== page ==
21. However before dealing with the said aspect I may deal with the contention of the senior counsel for the respondents no. 4(i) and 4(ii)/plaintiffs qua the very maintainability of the appeal. No merit is found in the contention that only some of the legal representative of a party to a litigation, on demise of such party cannot pursue the litigation without all the legal representatives of such party also agreeing thereto. Though some merit is found in the contention that in an appeal all the parties to the original proceedings have to be joined but the said defect is not found to be such so as to merit dismissal of the appeal at this stage. However it is not deemed appropriate to discuss the said aspect in detail as otherwise also no merit is found in the only contention of the counsel for the appellants/defendants.

22. On the senior counsel for the respondents no. 4(i) and 4(ii)/plaintiffs referring to Avenue Supermarts Private Limited supra I had also enquired from him whether not for the law laid down therein to apply, it has to be shown that some right has vested in the defendant and whether not no right could be said to have vested in the appellants/defendants from the judgment of Suit Court of the dismissal of the suit. It was also enquired whether not Avenue Supermarts Private Limited itself also provides that the principle laid down therein to be not absolute. The reliance on the said judgment in the facts of the present case is found to be misconceived.

23. My research on the contention of the counsel for the appellants/defendants, that the First Appeal by plaintiff no. 1 Ram Chander stood withdrawn on filing of application and the resultant incapability of the First Appellate Court to pass a decree for ejectment with respect to plots no. 3 to 6 and 8 to 10 in favour of plaintiff no. 1 Ram Chander, reveals the position as under:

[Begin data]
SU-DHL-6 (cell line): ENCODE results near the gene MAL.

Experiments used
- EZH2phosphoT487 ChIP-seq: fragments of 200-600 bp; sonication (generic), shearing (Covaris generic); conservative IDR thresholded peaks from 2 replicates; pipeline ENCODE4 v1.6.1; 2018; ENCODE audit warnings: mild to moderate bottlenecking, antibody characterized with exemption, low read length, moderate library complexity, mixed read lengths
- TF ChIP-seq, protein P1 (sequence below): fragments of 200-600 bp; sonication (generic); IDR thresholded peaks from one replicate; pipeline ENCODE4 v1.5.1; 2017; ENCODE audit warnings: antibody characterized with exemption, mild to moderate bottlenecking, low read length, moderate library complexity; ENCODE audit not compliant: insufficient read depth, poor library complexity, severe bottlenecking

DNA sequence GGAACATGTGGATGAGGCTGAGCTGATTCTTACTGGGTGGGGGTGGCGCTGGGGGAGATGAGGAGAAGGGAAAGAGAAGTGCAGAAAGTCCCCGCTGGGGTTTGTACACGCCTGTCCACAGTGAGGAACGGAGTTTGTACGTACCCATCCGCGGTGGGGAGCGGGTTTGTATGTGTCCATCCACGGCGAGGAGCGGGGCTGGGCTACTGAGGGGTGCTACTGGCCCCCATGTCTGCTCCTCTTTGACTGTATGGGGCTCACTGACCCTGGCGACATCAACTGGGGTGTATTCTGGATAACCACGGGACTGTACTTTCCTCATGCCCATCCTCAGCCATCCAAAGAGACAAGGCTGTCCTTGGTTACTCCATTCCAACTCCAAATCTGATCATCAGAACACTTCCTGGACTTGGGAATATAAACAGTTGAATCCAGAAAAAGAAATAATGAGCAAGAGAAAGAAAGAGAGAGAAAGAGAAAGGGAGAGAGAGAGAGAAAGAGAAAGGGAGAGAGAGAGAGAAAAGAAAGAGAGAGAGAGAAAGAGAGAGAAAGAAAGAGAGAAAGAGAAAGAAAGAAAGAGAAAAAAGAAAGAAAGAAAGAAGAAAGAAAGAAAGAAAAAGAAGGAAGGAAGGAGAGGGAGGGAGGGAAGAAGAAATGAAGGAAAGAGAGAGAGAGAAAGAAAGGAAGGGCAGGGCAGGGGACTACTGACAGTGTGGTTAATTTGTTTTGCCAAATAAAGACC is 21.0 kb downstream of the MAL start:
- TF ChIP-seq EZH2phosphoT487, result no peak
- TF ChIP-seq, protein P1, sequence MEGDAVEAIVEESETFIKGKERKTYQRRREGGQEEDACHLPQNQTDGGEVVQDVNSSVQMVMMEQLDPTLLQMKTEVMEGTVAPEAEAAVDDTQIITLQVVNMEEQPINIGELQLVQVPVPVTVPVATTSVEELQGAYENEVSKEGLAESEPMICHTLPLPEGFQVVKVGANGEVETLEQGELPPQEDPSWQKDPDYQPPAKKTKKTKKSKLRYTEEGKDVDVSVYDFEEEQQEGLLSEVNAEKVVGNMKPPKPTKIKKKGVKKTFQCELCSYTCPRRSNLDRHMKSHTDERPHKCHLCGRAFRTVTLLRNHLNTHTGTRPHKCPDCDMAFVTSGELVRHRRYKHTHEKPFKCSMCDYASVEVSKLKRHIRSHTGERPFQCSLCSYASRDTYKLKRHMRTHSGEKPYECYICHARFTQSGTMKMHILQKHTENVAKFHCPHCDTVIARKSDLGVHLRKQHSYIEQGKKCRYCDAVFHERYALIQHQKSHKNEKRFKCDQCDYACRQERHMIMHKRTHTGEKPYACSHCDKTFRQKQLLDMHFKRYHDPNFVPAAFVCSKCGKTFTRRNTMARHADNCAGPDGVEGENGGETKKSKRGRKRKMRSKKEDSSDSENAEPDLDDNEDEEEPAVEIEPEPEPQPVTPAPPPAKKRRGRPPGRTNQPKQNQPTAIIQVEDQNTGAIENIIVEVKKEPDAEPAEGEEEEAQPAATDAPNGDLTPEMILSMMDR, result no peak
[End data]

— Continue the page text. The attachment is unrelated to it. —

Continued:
A. Shiv Prasad Vs. Durga Prasad MANU/SC/0024/1975 : (1975) 1 SCC 405. The Supreme Court in this case was concerned with the question, whether an application under Order XXI Rule 89(1) of the CPC cannot be made unless prior application under Order XXI Rule 90 is effectively withdrawn and formal order passed. Order XXI Rule 89(1) empowers a person claiming an interest in the property sold in execution of a decree to apply to the Executing Court to have the sale set aside. Order XXI Rule 90 empowers a decree holder or purchaser of immovable property sold in execution of a decree, to apply to the Executing Court for setting aside of the sale on the ground of a material irregularity in such sale. Order XXI Rule 89(2) provides that the person who has applied under Order XXI Rule 90 shall not be entitled to apply under Order XXI Rule 89(1) unless he withdraws the application under Order XXI Rule 90. It was held that merely by conveying to the Court that the application under Order XXI Rule 90 is being withdrawn the person becomes entitled to make the application under Order XXI Rule 89(1). It was reasoned that every applicant has a right to unconditionally withdraw his application and his unilateral act in that behalf is sufficient and no order of the Court is necessary permitting him to withdraw the application; the formal order disposing of the application as withdrawn may be passed but the withdrawal is not dependent on the order of the Court. It was held that the act of withdrawal is complete as soon as the applicant intimates the Court that he withdraws the application.

B. Rajendra Prasad Gupta Vs. Prakash Chandra Mishra MANU/SC/0211/2011 : (2011) 2 SCC 705. The Supreme Court in this case was concerned with withdrawal of an application for withdrawal of a suit. The High Court had held that once the application for withdrawal of the suit was filed, the suit stood dismissed as withdrawn even without any order of dismissal of the suit as withdrawn and thus the subsequent application for withdrawal of the earlier application for withdrawal of the suit, was not maintainable. Disagreeing therewith it was held that the subsequent application for withdrawal of the earlier application for withdrawal of the suit and on which earlier application no order of dismissal of the suit as withdrawn had been passed till then, was maintainable. Resultantly the suit which stood dismissed as withdrawn was restored.